Places I’ve Lived: Paris, St. Louis, NYC

Boulevard du Montparnasse near Rue de Rennes, Paris, France, €600/mo, September-December 2012 After two years of living in dorms designed to be their own sort of “village” that were vaguely reminiscent of Disneyland, I lived in a tiny apartment in Paris for three months with a 60 year old psychoanalyst (a pure Freudian, because, well, she was French). She regularly rented out her apartment to visiting students and was dismayed at my lackluster French skills. I slept in her son’s old bedroom and was given my own bathroom. It wasn’t a bad arrangement, as the apartment was centrally located in Paris and I wasn’t obliged to eat any meals with her. I was awakened regularly at 8 am by screaming French children being dropped off by their parents for appointments. When I asked my host mom her “spécialité,” it all made sense: she treated kids who were “hyperactif.” Hence the early morning wails.

University Drive near Melville Ave, St. Louis, MO, $740/mo (my third) January 2013-May 2014 When I got back to school, I moved into a nightmare of an apartment just across a busy highway from campus. For three months, we endured a nightmarish landlady who would drive by slowly in her white Lexus and drop by unannounced at unexpected times of day using keys she wasn’t supposed to have. While I’d been living abroad, my roommates had gotten extremely sick from the apartment’s mold, the existence of which she denied. We found a similar apartment two buildings down, moved out after finals, and lived on the exact same block with a saner landlord for senior year. The new apartment featured a handyman who was basically our fourth roommate, so often was he there. His name was Bob Obbin. Say it aloud.

A Midwestern Room of One’s Own

Scrolling through ad after ad for roommates with the single description, “we are young professionals.” WHAT DOES THAT MEAN? Are you vegetarians? Do you have cats? A chore-wheel? Is there a compost??

Places I’ve Lived: A Dormitory for the Arts, Urban Hilltops, and a Former Department Store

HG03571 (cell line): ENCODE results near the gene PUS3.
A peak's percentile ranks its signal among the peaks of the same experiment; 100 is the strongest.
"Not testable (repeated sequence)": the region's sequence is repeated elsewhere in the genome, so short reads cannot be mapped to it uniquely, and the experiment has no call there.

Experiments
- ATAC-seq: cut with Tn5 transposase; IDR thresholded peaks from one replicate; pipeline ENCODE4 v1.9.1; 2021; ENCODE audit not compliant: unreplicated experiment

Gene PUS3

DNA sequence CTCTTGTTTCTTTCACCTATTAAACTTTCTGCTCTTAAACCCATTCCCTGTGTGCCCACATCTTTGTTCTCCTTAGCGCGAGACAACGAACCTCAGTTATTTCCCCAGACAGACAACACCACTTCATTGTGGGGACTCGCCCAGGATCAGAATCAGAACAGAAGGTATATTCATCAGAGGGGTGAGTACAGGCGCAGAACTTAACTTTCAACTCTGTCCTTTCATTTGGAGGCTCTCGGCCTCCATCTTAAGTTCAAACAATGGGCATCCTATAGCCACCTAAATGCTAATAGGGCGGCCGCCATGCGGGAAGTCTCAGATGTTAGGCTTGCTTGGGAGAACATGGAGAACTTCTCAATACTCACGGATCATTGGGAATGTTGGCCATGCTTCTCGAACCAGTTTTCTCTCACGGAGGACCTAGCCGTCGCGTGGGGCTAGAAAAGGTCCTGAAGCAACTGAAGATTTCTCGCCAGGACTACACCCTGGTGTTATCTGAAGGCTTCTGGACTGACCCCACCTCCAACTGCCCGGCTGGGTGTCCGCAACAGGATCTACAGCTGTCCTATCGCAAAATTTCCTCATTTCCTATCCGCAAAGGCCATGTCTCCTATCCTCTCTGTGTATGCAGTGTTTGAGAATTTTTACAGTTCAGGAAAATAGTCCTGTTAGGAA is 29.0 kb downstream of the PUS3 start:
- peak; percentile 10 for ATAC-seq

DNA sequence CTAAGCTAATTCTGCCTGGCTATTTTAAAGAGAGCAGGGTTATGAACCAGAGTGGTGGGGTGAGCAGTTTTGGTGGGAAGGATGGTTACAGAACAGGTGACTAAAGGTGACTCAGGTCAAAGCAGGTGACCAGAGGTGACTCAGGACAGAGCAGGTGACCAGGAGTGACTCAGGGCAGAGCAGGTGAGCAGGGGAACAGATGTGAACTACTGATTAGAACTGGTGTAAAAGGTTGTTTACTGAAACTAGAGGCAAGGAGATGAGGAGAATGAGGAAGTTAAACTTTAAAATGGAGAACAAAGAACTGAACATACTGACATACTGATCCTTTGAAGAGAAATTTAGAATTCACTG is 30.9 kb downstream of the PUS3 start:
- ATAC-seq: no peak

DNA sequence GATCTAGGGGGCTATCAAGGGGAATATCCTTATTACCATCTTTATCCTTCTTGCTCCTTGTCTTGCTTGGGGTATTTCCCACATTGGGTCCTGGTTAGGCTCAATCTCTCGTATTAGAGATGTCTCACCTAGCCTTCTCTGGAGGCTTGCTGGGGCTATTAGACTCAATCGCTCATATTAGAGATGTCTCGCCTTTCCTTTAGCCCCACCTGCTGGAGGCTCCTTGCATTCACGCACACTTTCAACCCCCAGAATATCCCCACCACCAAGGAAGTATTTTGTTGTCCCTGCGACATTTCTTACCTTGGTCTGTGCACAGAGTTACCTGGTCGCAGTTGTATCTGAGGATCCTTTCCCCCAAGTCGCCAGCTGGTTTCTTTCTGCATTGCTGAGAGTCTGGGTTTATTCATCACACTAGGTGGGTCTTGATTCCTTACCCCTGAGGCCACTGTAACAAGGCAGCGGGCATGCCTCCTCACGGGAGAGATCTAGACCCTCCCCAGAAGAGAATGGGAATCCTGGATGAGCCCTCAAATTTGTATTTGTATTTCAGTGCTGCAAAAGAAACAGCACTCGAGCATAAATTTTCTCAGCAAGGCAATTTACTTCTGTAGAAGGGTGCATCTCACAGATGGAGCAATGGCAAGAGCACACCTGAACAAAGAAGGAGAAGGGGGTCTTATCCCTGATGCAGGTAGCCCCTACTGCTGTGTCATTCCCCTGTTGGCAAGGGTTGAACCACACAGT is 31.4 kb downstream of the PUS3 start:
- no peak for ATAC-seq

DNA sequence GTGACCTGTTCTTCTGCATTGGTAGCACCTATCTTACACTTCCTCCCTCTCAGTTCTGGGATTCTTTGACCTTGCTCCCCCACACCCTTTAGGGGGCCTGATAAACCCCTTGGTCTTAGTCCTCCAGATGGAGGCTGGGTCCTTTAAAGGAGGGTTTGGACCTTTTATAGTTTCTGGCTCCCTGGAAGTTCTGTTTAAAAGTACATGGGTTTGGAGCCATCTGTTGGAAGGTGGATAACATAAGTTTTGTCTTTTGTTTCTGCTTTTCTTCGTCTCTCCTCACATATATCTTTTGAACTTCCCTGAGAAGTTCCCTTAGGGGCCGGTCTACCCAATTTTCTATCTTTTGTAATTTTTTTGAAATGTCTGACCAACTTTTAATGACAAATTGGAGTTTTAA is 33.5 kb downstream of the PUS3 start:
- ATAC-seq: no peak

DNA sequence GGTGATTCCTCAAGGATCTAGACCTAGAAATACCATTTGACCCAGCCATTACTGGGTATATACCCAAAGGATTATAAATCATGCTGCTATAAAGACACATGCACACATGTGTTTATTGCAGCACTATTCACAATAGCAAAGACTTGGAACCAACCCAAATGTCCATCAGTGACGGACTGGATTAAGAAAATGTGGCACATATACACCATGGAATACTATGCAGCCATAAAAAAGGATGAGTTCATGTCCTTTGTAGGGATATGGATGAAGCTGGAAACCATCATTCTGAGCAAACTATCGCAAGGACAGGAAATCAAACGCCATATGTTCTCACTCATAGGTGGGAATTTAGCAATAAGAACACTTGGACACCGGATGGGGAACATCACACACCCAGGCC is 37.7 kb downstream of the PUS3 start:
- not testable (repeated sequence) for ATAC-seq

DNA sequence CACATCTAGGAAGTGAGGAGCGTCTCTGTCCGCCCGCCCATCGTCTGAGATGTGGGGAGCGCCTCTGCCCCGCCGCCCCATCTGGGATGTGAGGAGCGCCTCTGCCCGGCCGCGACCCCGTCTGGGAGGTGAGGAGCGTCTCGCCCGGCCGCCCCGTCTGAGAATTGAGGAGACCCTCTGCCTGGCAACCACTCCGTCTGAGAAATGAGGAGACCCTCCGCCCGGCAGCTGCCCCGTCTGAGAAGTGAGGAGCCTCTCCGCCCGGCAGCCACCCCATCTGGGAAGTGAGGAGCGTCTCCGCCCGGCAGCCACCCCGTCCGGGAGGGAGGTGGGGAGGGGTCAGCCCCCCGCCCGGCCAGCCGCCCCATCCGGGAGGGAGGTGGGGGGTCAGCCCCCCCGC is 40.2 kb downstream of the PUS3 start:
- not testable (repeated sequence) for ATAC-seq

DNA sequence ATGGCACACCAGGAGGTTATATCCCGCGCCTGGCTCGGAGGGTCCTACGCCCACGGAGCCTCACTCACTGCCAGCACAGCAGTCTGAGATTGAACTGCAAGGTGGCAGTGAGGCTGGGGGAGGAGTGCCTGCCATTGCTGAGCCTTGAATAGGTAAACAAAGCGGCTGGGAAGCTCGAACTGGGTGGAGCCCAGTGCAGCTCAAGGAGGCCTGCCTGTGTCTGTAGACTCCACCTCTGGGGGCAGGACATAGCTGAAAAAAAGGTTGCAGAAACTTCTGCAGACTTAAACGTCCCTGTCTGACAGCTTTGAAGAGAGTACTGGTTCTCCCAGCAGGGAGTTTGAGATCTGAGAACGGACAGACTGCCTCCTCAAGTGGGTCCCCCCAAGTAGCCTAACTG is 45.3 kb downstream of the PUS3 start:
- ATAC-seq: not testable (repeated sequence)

Where have you lived, Marissa Barker?

Living Situations From Seattle to NYC

Where have you lived Julia Lipscomb?

Places I’ve Lived: A Sunporch, Next to a Elevated Train and a California Cottage

I moved into my first apartment, one block off campus, the summer after my sophomore year in college. The unit was on the upper-floor of a craftsman-style duplex, with two real bedrooms and three pseudo-bedrooms that were actually converted sun porches, which were lovely and light-filled in the summer, but terrifyingly cold during the winter.

A Room in an Elderly Stranger’s House, and Other Places I’ve Lived

Besides me, David Sedaris is the only American I know of who spent a big part of his early 20s rooming with an elderly stranger. He describes this time, during which he took up residence in a Chapel Hill boarding house out of some vague, misplaced nostalgia for an erstwhile age, in his 2007 essay "This Old House." But the four months I spent with C.C. were a little different.

A House Owned by a Psy-trance Hippy, an Ex-crack House, and Other Places I’ve Lived

Where have you lived William J. Read?

Places I’ve Lived: A Black Tub, Missed Sunsets, And The Original Airbnb

Where have you lived, Anna Wiener?

2009-2013, Eckford Street, Greenpoint, Brooklyn, $1000/mo.

This apartment! It felt like a stage set. I loved it desperately and didn’t deserve it at all; how my friend Maya found it is still a mystery to me. It was on the top floor of a small, three-story building; everything, including the stairwell, slanted at about fifteen degrees. When Maya and I moved in, we were told that the place used to be an illegal nightclub, with an underground tunnel to the laundromat next door. The landlords had broken down the wall between two studio apartments; we slept in walk-in closets and had two bathrooms, two living rooms, and no privacy. The ceiling was popcorn plaster and the fixtures in one bathroom were black. As far as I know, nobody ever snorted cocaine off the rim of the tub, but everyone mentioned the possibility.

The Eckford Street apartment was beautiful, and constantly surprised us with new ways an apartment can be broken.

Places I’ve Lived: Detroit Edition

We lived in a brownstone off of Eight Mile in a decidedly not dangerous and predominantly gay area. To the west of us, houses began to fall in on themselves and the night became progressively darker. The streetlights were out.

Are You My Landlord?

I was living in New England and my landlord had an apartment above me. He would text me and say things like, “There’s a tin of muffins on the bannister.” Pretty halcyon, right? But it made sense for my small New England town where properties were rented on a handshake and a one-page month-to-month sublease. I’d never accept muffins from this landlord for fear of poison.

Places I’ve Lived: Behind Ben Folds, Two Capitol Hills, and a D.C. Fixer-upper to Call Our Own

Where have you lived, Shilpi Paul?